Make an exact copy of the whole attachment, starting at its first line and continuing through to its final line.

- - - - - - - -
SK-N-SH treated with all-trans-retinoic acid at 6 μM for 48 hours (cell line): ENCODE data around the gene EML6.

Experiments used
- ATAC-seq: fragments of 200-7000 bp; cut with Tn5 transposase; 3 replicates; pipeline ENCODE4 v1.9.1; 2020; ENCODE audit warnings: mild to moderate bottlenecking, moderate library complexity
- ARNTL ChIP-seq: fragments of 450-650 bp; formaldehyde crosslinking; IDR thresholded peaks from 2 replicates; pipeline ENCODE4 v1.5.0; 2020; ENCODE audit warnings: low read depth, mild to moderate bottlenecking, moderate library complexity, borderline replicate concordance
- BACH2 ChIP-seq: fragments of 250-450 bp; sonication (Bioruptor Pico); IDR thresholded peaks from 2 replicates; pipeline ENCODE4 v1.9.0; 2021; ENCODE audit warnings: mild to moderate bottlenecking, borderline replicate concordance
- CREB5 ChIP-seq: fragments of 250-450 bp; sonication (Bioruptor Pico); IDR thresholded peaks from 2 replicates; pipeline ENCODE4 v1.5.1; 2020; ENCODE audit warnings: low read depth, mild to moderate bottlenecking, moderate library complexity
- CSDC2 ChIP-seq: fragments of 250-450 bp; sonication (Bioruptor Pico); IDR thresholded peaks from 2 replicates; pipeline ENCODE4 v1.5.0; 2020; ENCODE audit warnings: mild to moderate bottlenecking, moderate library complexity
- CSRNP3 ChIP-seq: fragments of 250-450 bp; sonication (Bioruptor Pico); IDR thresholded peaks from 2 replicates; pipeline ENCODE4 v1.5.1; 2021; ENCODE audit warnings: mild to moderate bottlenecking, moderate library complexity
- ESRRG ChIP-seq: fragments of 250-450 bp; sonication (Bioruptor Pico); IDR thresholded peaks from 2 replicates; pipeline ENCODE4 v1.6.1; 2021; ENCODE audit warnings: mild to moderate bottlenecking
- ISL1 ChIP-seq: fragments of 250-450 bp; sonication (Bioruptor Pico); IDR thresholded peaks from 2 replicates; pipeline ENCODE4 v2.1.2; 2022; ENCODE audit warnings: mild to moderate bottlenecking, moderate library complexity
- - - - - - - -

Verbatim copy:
SK-N-SH treated with all-trans-retinoic acid at 6 μM for 48 hours (cell line): ENCODE data around the gene EML6.

Experiments used
- ATAC-seq: fragments of 200-7000 bp; cut with Tn5 transposase; 3 replicates; pipeline ENCODE4 v1.9.1; 2020; ENCODE audit warnings: mild to moderate bottlenecking, moderate library complexity
- ARNTL ChIP-seq: fragments of 450-650 bp; formaldehyde crosslinking; IDR thresholded peaks from 2 replicates; pipeline ENCODE4 v1.5.0; 2020; ENCODE audit warnings: low read depth, mild to moderate bottlenecking, moderate library complexity, borderline replicate concordance
- BACH2 ChIP-seq: fragments of 250-450 bp; sonication (Bioruptor Pico); IDR thresholded peaks from 2 replicates; pipeline ENCODE4 v1.9.0; 2021; ENCODE audit warnings: mild to moderate bottlenecking, borderline replicate concordance
- CREB5 ChIP-seq: fragments of 250-450 bp; sonication (Bioruptor Pico); IDR thresholded peaks from 2 replicates; pipeline ENCODE4 v1.5.1; 2020; ENCODE audit warnings: low read depth, mild to moderate bottlenecking, moderate library complexity
- CSDC2 ChIP-seq: fragments of 250-450 bp; sonication (Bioruptor Pico); IDR thresholded peaks from 2 replicates; pipeline ENCODE4 v1.5.0; 2020; ENCODE audit warnings: mild to moderate bottlenecking, moderate library complexity
- CSRNP3 ChIP-seq: fragments of 250-450 bp; sonication (Bioruptor Pico); IDR thresholded peaks from 2 replicates; pipeline ENCODE4 v1.5.1; 2021; ENCODE audit warnings: mild to moderate bottlenecking, moderate library complexity
- ESRRG ChIP-seq: fragments of 250-450 bp; sonication (Bioruptor Pico); IDR thresholded peaks from 2 replicates; pipeline ENCODE4 v1.6.1; 2021; ENCODE audit warnings: mild to moderate bottlenecking
- ISL1 ChIP-seq: fragments of 250-450 bp; sonication (Bioruptor Pico); IDR thresholded peaks from 2 replicates; pipeline ENCODE4 v2.1.2; 2022; ENCODE audit warnings: mild to moderate bottlenecking, moderate library complexity